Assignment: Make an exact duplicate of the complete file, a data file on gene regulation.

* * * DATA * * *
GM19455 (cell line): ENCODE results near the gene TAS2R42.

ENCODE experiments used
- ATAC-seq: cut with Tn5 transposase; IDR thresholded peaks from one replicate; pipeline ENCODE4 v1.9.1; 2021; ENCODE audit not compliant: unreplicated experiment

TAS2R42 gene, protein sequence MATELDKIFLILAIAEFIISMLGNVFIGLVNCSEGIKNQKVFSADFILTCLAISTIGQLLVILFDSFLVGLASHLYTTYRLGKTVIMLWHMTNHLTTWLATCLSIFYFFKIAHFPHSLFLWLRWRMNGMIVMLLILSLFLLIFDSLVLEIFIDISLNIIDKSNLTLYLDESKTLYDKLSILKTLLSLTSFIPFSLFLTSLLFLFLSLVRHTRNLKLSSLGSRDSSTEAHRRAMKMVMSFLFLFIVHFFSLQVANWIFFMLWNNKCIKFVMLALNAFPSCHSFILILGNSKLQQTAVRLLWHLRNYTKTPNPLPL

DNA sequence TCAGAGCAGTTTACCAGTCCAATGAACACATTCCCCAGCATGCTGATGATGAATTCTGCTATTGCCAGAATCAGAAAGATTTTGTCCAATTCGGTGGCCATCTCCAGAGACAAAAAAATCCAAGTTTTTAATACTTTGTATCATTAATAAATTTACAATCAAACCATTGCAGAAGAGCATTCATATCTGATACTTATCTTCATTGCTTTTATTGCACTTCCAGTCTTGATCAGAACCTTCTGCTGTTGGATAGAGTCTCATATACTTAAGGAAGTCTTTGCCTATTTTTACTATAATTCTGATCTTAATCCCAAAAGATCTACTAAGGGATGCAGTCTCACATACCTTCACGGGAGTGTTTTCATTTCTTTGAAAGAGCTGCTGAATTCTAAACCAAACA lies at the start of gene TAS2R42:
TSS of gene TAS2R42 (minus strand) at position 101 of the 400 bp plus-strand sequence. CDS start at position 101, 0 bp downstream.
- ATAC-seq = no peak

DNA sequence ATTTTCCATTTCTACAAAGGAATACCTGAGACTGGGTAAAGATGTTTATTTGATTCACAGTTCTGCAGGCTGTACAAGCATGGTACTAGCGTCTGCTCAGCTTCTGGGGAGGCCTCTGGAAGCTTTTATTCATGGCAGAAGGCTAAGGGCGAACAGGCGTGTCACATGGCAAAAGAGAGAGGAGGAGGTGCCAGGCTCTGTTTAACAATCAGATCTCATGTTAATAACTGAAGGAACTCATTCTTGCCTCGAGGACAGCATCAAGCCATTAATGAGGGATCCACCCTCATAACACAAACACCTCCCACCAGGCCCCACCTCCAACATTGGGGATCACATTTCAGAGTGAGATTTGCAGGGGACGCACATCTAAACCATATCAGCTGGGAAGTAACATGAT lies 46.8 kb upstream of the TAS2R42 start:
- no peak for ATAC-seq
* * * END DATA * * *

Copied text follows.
GM19455 (cell line): ENCODE results near the gene TAS2R42.

ENCODE experiments used
- ATAC-seq: cut with Tn5 transposase; IDR thresholded peaks from one replicate; pipeline ENCODE4 v1.9.1; 2021; ENCODE audit not compliant: unreplicated experiment

TAS2R42 gene, protein sequence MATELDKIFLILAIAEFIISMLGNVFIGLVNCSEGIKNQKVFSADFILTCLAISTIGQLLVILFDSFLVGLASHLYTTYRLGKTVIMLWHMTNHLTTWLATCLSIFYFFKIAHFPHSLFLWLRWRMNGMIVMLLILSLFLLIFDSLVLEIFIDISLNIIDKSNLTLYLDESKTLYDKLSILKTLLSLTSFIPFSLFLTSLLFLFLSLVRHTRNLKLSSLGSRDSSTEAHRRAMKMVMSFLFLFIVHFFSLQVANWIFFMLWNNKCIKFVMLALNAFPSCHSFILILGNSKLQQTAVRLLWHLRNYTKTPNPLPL

DNA sequence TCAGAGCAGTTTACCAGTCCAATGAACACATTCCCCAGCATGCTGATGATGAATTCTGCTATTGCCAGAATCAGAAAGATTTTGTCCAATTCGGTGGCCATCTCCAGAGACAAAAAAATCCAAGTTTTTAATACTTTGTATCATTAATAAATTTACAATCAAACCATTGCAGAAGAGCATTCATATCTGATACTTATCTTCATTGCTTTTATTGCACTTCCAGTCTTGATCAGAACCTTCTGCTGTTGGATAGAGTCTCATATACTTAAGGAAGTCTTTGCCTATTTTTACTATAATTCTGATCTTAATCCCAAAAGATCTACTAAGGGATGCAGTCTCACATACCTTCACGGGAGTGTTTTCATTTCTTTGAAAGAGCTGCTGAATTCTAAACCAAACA lies at the start of gene TAS2R42:
TSS of gene TAS2R42 (minus strand) at position 101 of the 400 bp plus-strand sequence. CDS start at position 101, 0 bp downstream.
- ATAC-seq = no peak

DNA sequence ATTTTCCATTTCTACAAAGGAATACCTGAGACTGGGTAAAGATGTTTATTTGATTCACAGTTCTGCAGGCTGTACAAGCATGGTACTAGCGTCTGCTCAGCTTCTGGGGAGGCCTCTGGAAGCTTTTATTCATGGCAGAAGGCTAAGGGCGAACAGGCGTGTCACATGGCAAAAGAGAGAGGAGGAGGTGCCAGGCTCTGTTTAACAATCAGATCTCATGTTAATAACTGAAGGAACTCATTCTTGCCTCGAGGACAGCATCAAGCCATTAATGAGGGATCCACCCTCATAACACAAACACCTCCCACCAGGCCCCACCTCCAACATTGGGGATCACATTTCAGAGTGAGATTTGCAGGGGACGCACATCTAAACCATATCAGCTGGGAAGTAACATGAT lies 46.8 kb upstream of the TAS2R42 start:
- no peak for ATAC-seq